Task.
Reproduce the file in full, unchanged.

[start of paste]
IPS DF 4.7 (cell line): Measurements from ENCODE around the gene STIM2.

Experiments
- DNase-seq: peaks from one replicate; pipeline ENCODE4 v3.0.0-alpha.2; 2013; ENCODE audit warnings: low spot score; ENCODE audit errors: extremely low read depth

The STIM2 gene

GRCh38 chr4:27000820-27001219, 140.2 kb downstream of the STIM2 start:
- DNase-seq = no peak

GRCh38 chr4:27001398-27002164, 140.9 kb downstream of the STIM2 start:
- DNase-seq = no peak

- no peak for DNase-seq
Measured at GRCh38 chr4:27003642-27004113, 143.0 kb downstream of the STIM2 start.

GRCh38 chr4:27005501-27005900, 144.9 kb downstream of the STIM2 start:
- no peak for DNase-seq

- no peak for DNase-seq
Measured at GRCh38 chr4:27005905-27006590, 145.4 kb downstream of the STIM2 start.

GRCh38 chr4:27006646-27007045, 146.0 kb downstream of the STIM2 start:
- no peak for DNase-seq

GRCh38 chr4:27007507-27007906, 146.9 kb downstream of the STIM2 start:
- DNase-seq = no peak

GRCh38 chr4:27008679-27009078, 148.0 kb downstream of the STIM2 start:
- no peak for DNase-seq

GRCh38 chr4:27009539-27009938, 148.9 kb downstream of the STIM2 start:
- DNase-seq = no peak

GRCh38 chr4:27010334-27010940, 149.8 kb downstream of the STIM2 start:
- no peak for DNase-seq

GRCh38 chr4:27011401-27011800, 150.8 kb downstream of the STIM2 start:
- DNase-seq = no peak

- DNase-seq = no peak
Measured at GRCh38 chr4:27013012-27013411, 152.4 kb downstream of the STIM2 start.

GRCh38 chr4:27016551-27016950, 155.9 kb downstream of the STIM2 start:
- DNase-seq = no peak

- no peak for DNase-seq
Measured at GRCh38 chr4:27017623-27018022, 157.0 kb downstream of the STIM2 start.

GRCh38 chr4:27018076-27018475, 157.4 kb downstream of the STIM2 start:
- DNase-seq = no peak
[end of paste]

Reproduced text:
IPS DF 4.7 (cell line): Measurements from ENCODE around the gene STIM2.

Experiments
- DNase-seq: peaks from one replicate; pipeline ENCODE4 v3.0.0-alpha.2; 2013; ENCODE audit warnings: low spot score; ENCODE audit errors: extremely low read depth

The STIM2 gene

GRCh38 chr4:27000820-27001219, 140.2 kb downstream of the STIM2 start:
- DNase-seq = no peak

GRCh38 chr4:27001398-27002164, 140.9 kb downstream of the STIM2 start:
- DNase-seq = no peak

- no peak for DNase-seq
Measured at GRCh38 chr4:27003642-27004113, 143.0 kb downstream of the STIM2 start.

GRCh38 chr4:27005501-27005900, 144.9 kb downstream of the STIM2 start:
- no peak for DNase-seq

- no peak for DNase-seq
Measured at GRCh38 chr4:27005905-27006590, 145.4 kb downstream of the STIM2 start.

GRCh38 chr4:27006646-27007045, 146.0 kb downstream of the STIM2 start:
- no peak for DNase-seq

GRCh38 chr4:27007507-27007906, 146.9 kb downstream of the STIM2 start:
- DNase-seq = no peak

GRCh38 chr4:27008679-27009078, 148.0 kb downstream of the STIM2 start:
- no peak for DNase-seq

GRCh38 chr4:27009539-27009938, 148.9 kb downstream of the STIM2 start:
- DNase-seq = no peak

GRCh38 chr4:27010334-27010940, 149.8 kb downstream of the STIM2 start:
- no peak for DNase-seq

GRCh38 chr4:27011401-27011800, 150.8 kb downstream of the STIM2 start:
- DNase-seq = no peak

- DNase-seq = no peak
Measured at GRCh38 chr4:27013012-27013411, 152.4 kb downstream of the STIM2 start.

GRCh38 chr4:27016551-27016950, 155.9 kb downstream of the STIM2 start:
- DNase-seq = no peak

- no peak for DNase-seq
Measured at GRCh38 chr4:27017623-27018022, 157.0 kb downstream of the STIM2 start.

GRCh38 chr4:27018076-27018475, 157.4 kb downstream of the STIM2 start:
- DNase-seq = no peak